Policy, like nature, abhors a vacuum.
That's an adage I just coined to fathom the debate engulfing Washington on what is gingerly dubbed "regime change" in Iraq.
Why now, nearly a year after the most vicious attack on America ever, are leading experts loudly opposing any attack on Saddam Hussein to liberate Iraq and protect America?
Simply because a policy vacuum has recently emerged.
For months following Sept. 11, President Bush and his gifted national security team were crystal clear:
-- Foreign states are either with us or against us in the war on terrorism.
-- Saddam's relentless drive for nuclear weapons and chemical and ever-bigger biological weapons arsenals poses a dire threat to all civilized nations, especially America.
-- Time, as the president said clearly in his superb State of the Union Address last January, is not on our side. The longer we wait, the more danger mounts.
Well, we waited. And waited. The urgency dissipated. The warnings ceased. The administration muddled.
So into this vacuum tiptoed some Democrats. Most are wary of again being tagged as "soft" on national security, especially in this time of deep national anxiety. They recall -- and probably regret -- that the entire Democratic leadership in Congress voted against the Gulf War.
Devoid of such baggage, leading Republicans charged into the policy vacuum. In rapid fire, Sen. Chuck Hagel, House Majority Leader Dick Armey and ex-Secretary of State Lawrence Eagleburger voiced their concerns.
But none did so with the impact of ex-National Security Advisor Brent Scowcroft, practically an honorary Bush family member given his close personal ties to the senior President Bush.
His blast in last week's Wall Street Journal, "Don't Attack Saddam," was the most powerful attack on the administration, but it was also the most flawed.
I'll take on only the most egregious flaws of a terribly flawed argument.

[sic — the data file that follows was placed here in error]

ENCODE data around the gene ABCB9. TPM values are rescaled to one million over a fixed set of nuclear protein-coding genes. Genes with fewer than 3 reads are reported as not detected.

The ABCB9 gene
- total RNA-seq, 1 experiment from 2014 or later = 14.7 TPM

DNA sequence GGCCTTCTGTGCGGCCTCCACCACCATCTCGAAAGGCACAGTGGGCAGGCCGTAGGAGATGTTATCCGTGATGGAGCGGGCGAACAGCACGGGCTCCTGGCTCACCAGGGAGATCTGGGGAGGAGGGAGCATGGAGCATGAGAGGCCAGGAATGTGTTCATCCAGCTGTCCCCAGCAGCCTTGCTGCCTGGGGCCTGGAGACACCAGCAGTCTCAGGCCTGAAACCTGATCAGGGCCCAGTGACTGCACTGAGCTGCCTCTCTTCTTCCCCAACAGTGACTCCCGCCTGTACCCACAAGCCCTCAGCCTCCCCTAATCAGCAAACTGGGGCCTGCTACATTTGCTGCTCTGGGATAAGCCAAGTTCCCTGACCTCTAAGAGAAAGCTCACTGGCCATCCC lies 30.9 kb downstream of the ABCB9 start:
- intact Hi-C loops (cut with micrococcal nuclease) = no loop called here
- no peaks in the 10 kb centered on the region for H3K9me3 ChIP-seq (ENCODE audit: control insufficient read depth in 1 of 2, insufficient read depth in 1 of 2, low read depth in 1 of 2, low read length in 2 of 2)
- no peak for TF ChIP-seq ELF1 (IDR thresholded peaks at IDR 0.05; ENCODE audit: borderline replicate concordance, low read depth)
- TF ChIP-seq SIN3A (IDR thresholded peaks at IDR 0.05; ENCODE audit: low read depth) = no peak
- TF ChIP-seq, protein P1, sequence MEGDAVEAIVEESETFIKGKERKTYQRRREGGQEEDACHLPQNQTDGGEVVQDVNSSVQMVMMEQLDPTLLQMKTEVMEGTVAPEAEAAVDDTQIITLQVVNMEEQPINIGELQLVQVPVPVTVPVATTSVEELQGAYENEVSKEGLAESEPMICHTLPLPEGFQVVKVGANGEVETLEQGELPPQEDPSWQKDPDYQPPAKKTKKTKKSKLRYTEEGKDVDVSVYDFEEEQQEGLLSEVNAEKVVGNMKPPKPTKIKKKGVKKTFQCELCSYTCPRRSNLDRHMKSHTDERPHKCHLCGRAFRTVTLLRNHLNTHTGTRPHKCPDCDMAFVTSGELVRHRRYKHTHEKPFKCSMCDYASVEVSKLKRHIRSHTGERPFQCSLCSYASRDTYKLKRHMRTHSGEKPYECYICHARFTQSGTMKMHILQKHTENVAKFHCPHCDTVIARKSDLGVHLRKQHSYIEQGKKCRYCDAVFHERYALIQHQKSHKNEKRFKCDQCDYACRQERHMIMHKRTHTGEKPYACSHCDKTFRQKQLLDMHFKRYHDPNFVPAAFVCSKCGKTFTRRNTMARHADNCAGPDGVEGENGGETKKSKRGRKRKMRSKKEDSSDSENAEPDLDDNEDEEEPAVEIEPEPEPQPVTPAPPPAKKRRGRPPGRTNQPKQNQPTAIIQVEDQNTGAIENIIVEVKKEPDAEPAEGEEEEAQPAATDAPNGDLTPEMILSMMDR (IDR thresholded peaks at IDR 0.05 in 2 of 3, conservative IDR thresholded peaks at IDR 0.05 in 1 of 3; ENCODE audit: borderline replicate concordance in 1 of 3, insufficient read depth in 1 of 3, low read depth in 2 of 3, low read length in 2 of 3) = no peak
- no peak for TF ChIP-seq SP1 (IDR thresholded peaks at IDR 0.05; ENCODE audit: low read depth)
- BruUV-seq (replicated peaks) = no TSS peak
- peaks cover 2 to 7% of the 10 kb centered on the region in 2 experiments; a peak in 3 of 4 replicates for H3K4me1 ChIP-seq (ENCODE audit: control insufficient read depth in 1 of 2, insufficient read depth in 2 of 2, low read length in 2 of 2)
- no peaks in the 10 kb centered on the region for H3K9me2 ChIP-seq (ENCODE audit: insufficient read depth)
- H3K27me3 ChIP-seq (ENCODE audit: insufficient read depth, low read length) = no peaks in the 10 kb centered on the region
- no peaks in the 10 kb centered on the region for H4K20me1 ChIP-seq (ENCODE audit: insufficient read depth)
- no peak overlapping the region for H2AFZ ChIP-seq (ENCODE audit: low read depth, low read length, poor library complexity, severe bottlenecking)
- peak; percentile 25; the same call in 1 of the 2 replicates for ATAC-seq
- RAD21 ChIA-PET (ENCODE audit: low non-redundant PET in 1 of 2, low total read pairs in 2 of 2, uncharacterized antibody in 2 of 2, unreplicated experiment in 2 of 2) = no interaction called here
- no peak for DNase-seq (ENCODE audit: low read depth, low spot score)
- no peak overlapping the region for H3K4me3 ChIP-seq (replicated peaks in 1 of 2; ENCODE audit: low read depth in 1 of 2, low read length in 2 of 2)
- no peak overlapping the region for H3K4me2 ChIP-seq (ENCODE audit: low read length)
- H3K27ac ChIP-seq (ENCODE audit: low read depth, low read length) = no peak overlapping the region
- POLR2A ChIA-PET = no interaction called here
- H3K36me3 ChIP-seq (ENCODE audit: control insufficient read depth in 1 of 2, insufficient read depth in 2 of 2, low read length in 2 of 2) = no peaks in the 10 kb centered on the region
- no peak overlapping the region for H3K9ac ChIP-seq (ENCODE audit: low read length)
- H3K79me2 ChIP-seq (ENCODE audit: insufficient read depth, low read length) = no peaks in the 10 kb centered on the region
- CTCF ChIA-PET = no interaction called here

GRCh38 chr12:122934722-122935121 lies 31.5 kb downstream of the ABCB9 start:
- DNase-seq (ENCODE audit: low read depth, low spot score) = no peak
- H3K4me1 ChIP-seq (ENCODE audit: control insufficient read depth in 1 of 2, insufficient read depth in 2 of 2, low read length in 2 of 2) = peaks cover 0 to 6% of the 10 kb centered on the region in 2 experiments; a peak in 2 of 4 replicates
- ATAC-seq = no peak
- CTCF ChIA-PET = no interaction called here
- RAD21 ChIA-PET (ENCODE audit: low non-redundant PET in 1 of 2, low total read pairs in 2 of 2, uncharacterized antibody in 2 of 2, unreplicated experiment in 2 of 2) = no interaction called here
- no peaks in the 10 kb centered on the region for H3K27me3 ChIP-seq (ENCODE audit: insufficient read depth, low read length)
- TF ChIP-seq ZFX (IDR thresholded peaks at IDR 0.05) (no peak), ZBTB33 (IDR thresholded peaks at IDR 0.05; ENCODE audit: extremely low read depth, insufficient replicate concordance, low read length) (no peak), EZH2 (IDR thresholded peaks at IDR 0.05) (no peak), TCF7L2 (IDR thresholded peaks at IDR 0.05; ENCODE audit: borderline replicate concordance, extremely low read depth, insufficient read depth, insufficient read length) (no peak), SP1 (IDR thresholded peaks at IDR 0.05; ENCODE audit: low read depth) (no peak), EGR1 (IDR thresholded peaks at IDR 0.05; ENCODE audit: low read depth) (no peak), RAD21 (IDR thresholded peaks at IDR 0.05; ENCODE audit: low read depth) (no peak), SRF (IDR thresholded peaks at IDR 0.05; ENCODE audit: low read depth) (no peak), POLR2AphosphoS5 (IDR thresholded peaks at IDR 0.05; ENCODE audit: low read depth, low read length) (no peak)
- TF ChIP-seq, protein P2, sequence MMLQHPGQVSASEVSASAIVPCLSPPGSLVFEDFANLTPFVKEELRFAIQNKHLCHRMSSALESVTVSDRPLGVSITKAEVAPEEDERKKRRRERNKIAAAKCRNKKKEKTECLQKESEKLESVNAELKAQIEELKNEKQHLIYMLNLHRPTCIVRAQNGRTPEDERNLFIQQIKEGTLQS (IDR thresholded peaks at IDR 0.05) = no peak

Scowcroft asserts, "There is scant evidence to tie Saddam to terrorist organizations" and that "there is little evidence to indicate that the United States itself is an object of his aggression."
How about the 1994 Iraqi attempt to assassinate Mr. Scowcroft's dear friend, President George H.W. Bush? This is an undisputed fact, revealed by the Clinton administration before it launched cruise missiles to retaliate for the totally unprecedented attempt by a foreign government, Saddam Hussein's, to assassinate a former president of the United States. Isn't this "evidence" of both flagrant terrorism and that "the United States itself is an object of his aggression"?
And how about the first bombing of the World Trade Center in 1993? That bombing killed many innocent Americans and nearly brought down the towers then, which would have resulted in far more than 3,000 deaths. Iraqi involvement seems evident, especially since the terrorist mastermind fled, and perhaps even today lives, in Baghdad.
How about Saddam's current practice of bestowing gifts of $25,000 cash on the families of Palestinian homicide bombers, a huge amount of money in that society? Doesn't that link Saddam to terrorism? Isn't that "gift" an encouragement for young Palestinians to continue blowing up innocent Israelis and, two weeks ago, five young, innocent Americans in the cafeteria of Hebrew University?
Leaving aside Saddam's probable connection to Sept. 11 (which I've discussed in previous columns), these seem to be -- no, they are -- blatant terrorist acts affecting Americans.
Scowcroft spots two situations when attacking Saddam would be warranted. First, if Saddam refused inspection of a facility in Iraq, once he agreed to U.N. inspectors returning (which he's adamantly refused for the past four years).
This, indeed, is a strange argument. Saddam's refusing to allow inspectors into one building in Iraq "could provide the persuasive casus belli," for Scowcroft, but his refusing to have any inspectors at all in Iraq somehow does not.
Finally, Scowcroft says that "compelling evidence that Saddam had acquired nuclear-weapons capability" could warrant our attack.
Well, you needn't have been a national security advisor to wonder:
-- Is after Saddam flaunts having the bomb the best time to garner support from Turkey, Kuwait, Qatar, and the Europeans?
-- Is that the best time to send American soldiers into harm's way on his borders or into his territory?
-- Is that really the best time to liberate Iraq by ousting Saddam Hussein?
Even a non-foreign policy wonk could grasp that it's smarter -- and far safer -- to free Iraq before the world's most destructive ruler acquires the world's most destructive weapon.
A policy vacuum allows such mind-bending arguments to gain currency, even respectability, in Washington. Today's lack of clear direction and determination by the Bush administration carries high costs and high dangers.
Kenneth Adelman is a frequent guest commentator on Fox News, was assistant to U.S. Defense Secretary Donald Rumsfeld from 1975 to 1977 and, under President Ronald Reagan, U.N. ambassador and arms-control director. Mr. Adelman is now co-host of TechCentralStation.com.